Treefish

From Wikipedia, the free encyclopedia
Jump to navigation Jump to search

Treefish
Treefish.JPG
At Coronados Islands, Mexico
Scientific classification edit
Kingdom: Animalia
Phylum: Chordata
Class: Actinopterygii
Order: Scorpaeniformes
Family: Scorpaenidae
Genus: Sebastes
Species:
S. serriceps
Binomial name
Sebastes serriceps
Synonyms[1]

Sebastichthys serriceps Jordan & Gilbert, 1880

The treefish (Sebastes serriceps) is a species of marine ray-finned fish belonging to the subfamily Sebastinae, the rockfishes, part of the family Scorpaenidae. It is native to the eastern Pacific Ocean.

Taxonomy[edit]

The treefish was first formally described as Sebastichthys serriceps in 1880 by the American ichthyologists David Starr Jordan and Charles Henry Gilbert with the type locality given as Santa Catalina and Santa Barbara in California.[2] Some authorities place this species in the monotypic subgenus Sebastocarus.[3] The specific name serriceps is a compound of serri meaning "serrated" and ceps which means "head", a reference to the strong spines aligned on the top of the head giving it a serrated appearance.[4]

Description[edit]

The treefish has a robust oblong-shaped body which has a depth equivalent to 36% to 40% of its standard length. The head has a covering of many spines and it has a pointed snout, small eyes, and a medium sized terminal mouth. The dorsal fin has 13 spines and 13 to 15 soft rays while the anal fin has 3 spines and 5 to 7 soft rays.[5] This species attains a maximum total length of 41 cm (16 in) and a maximum published weight of 16 kg (35 lb).[1] The colr pattern of the treefish is distinctive with the adults having bright red lips. The overall color is yellow with 6 black vertical bars and numerous white dots or dashes, the margins of the scales being white. The orbit is vermilion[6] and there are two black bars radiating from the eye.[5]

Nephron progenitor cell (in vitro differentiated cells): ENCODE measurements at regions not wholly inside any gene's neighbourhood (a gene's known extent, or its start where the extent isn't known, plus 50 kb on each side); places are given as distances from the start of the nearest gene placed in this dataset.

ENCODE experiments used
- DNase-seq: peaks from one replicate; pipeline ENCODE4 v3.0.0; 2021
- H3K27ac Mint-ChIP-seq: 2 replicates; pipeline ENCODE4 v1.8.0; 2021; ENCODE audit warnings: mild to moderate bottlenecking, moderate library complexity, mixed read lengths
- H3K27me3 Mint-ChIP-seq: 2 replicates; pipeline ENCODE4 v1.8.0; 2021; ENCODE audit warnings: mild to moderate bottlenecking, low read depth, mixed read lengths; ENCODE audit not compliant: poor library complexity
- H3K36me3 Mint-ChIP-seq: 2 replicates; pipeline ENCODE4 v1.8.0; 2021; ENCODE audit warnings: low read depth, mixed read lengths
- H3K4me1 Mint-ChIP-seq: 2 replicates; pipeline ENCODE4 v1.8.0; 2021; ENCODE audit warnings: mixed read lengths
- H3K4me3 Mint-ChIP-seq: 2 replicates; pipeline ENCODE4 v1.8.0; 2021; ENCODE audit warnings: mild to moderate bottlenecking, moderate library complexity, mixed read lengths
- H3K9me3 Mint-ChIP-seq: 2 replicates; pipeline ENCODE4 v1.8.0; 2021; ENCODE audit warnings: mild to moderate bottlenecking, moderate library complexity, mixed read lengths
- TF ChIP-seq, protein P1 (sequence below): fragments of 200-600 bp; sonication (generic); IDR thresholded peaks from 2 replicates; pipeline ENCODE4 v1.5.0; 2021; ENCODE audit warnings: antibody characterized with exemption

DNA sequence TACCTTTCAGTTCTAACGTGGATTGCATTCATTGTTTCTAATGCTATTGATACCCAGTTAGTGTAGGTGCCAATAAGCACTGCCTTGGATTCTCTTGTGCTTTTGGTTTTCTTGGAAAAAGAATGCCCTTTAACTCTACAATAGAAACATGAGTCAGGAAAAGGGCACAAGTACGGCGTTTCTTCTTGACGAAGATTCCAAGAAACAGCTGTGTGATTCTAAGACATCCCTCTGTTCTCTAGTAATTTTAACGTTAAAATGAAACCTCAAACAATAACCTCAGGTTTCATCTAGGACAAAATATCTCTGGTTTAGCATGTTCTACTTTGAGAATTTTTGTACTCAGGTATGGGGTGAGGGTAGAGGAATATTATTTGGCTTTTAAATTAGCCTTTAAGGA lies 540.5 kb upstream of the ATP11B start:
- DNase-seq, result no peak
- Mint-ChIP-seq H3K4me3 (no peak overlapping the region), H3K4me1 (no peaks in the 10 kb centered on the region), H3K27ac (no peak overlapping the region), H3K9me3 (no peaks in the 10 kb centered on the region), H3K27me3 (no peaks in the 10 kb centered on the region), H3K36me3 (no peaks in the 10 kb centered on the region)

Distribution and habitat[edit]

The treefish is found in the eastern Pacific Ocean along the western coast of North America from Guerrero Negro in Baja California[5] north to San Francisco, California.[7] This is a demersal species with a depth range of 5 to 90 m (16 to 295 ft).[1] It can be found in exposed and sheltered rock areas as well as in kelp forests.[6]

Biology[edit]

The treefish is a nocturnal ambush predator feeding on benthic invertebrates and smaller fishes.[7] It is a solitary and highly territorial species living in areas of complex and high relief, hiding in crevices and cavities with just the head exposed.[6] Like other Sebastes rockfishes it is ovoviviparous,[1] and the females release larvae in March to July,[6] the juvenuiles shelter among mats of floating kelp[7] with the young fish settling onto the substrate in June to October.[6] They are thought to live for up to 25 years.[5]

Fisheries[edit]

The treefish is an important species to the nearshore recreational fishery and in commercial fisheries in southern California[7] and Mexico.[5]

References[edit]

  1. ^ a b c d Froese, Rainer; Pauly, Daniel (eds.) (2021). "Sebastes serriceps" in FishBase. August 2021 version.
  2. ^ Eschmeyer, William N.; Fricke, Ron & van der Laan, Richard (eds.). "Species in the genus Sebastes". Catalog of Fishes. California Academy of Sciences. Retrieved 14 December 2021.
  3. ^ Z. Li; A.K. Gray; M.S. Love; A. Goto; A.J. Gharrett (2007). "Are the Subgenera of Sebastes Monophyletic?" (PDF). Biology, Assessment, and Management of North Pacific Rockfishes. Alaska Sea Grant College Program.
  4. ^ Christopher Scharpf & Kenneth J. Lazara, eds. (22 May 2021). "Order Perciformes (Part 8): Suborder Scorpaenoidei: Families Sebastidae, Setarchidae and Neosebastidae". The ETYFish Project Fish Name Etymology Database. Christopher Scharpf and Kenneth J. Lazara. Retrieved 14 December 2021.
  5. ^ a b c d e "Treefish". Mexican Fish. Retrieved 14 December 2021.
  6. ^ a b c d e "Treefish Sebastes serriceps". SIMoN - Sanctuary Integrated Monitoring Network. Retrieved 14 December 2021.
  7. ^ a b c d "Sebastes serriceps - Treefish". Aquafind.com. Retrieved 14 December 2021.

External links[edit]